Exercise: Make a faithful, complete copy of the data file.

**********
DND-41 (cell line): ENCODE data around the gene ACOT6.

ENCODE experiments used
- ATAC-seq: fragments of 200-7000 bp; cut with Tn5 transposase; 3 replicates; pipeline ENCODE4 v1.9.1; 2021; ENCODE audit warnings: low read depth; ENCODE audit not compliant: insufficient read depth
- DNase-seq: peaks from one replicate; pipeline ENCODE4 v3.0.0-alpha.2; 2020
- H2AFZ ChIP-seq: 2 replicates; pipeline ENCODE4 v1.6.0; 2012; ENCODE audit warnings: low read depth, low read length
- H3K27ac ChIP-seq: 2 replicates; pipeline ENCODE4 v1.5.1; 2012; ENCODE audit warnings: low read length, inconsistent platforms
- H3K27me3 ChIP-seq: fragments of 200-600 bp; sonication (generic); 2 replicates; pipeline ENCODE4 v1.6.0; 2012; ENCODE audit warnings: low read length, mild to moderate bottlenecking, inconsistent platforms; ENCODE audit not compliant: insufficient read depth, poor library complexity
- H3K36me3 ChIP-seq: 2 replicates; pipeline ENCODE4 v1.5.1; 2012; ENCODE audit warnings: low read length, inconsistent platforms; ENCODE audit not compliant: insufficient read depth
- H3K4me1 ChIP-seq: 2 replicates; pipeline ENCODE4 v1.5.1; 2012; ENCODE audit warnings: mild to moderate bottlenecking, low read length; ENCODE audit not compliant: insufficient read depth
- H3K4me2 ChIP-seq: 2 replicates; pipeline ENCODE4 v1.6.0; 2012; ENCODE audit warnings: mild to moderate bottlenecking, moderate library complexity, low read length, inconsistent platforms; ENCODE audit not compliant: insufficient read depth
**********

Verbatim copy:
DND-41 (cell line): ENCODE data around the gene ACOT6.

ENCODE experiments used
- ATAC-seq: fragments of 200-7000 bp; cut with Tn5 transposase; 3 replicates; pipeline ENCODE4 v1.9.1; 2021; ENCODE audit warnings: low read depth; ENCODE audit not compliant: insufficient read depth
- DNase-seq: peaks from one replicate; pipeline ENCODE4 v3.0.0-alpha.2; 2020
- H2AFZ ChIP-seq: 2 replicates; pipeline ENCODE4 v1.6.0; 2012; ENCODE audit warnings: low read depth, low read length
- H3K27ac ChIP-seq: 2 replicates; pipeline ENCODE4 v1.5.1; 2012; ENCODE audit warnings: low read length, inconsistent platforms
- H3K27me3 ChIP-seq: fragments of 200-600 bp; sonication (generic); 2 replicates; pipeline ENCODE4 v1.6.0; 2012; ENCODE audit warnings: low read length, mild to moderate bottlenecking, inconsistent platforms; ENCODE audit not compliant: insufficient read depth, poor library complexity
- H3K36me3 ChIP-seq: 2 replicates; pipeline ENCODE4 v1.5.1; 2012; ENCODE audit warnings: low read length, inconsistent platforms; ENCODE audit not compliant: insufficient read depth
- H3K4me1 ChIP-seq: 2 replicates; pipeline ENCODE4 v1.5.1; 2012; ENCODE audit warnings: mild to moderate bottlenecking, low read length; ENCODE audit not compliant: insufficient read depth
- H3K4me2 ChIP-seq: 2 replicates; pipeline ENCODE4 v1.6.0; 2012; ENCODE audit warnings: mild to moderate bottlenecking, moderate library complexity, low read length, inconsistent platforms; ENCODE audit not compliant: insufficient read depth